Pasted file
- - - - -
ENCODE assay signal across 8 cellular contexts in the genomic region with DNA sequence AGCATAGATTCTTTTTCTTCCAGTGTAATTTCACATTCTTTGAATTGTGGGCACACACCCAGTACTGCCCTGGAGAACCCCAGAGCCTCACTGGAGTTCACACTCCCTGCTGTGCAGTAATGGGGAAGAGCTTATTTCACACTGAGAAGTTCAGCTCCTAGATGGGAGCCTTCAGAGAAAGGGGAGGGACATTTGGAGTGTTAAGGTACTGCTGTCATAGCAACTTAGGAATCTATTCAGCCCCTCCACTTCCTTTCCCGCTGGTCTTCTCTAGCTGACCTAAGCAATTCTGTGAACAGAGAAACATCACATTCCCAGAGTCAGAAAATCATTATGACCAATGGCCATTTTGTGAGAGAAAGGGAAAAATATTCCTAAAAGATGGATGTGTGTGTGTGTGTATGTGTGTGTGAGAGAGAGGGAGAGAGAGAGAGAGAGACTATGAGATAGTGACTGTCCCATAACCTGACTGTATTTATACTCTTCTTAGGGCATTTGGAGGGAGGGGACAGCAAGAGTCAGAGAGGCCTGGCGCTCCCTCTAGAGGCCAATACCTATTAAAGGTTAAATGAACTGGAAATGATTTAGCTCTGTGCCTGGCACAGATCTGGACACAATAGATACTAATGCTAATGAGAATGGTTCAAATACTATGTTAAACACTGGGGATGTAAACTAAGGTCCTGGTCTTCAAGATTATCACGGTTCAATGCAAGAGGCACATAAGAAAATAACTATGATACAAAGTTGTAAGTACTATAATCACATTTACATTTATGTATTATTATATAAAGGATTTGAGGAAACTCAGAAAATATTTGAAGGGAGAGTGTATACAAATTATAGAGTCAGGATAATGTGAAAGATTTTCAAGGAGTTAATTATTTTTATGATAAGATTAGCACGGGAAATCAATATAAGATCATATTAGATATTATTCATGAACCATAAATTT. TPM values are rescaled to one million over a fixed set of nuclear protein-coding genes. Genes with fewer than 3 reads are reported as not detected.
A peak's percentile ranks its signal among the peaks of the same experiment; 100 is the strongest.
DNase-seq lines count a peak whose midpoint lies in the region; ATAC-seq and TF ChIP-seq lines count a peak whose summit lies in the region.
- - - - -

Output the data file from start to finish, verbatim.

ENCODE assay signal across 8 cellular contexts in the genomic region with DNA sequence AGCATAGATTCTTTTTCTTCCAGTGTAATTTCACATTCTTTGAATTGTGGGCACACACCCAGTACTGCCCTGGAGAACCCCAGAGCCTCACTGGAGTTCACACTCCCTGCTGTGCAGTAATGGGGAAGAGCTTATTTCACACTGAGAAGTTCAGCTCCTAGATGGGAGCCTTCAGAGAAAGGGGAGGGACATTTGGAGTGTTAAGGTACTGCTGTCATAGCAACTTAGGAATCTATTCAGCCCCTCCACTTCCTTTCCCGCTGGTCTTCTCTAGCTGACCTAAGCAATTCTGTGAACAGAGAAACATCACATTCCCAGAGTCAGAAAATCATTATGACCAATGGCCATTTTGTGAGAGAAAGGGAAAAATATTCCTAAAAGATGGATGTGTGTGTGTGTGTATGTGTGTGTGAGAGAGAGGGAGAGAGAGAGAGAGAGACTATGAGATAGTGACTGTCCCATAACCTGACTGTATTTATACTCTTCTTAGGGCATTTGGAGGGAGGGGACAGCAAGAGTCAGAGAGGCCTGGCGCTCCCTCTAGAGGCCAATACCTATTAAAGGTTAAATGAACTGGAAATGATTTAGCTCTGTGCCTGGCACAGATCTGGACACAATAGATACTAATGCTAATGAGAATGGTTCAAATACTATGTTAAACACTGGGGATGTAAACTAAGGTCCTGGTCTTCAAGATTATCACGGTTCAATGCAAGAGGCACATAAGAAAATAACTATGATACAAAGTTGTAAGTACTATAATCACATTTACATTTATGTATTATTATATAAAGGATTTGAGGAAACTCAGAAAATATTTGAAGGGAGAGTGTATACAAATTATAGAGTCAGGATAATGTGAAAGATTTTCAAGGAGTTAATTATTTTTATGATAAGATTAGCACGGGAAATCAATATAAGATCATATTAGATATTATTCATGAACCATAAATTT. TPM values are rescaled to one million over a fixed set of nuclear protein-coding genes. Genes with fewer than 3 reads are reported as not detected.
A peak's percentile ranks its signal among the peaks of the same experiment; 100 is the strongest.
DNase-seq lines count a peak whose midpoint lies in the region; ATAC-seq and TF ChIP-seq lines count a peak whose summit lies in the region.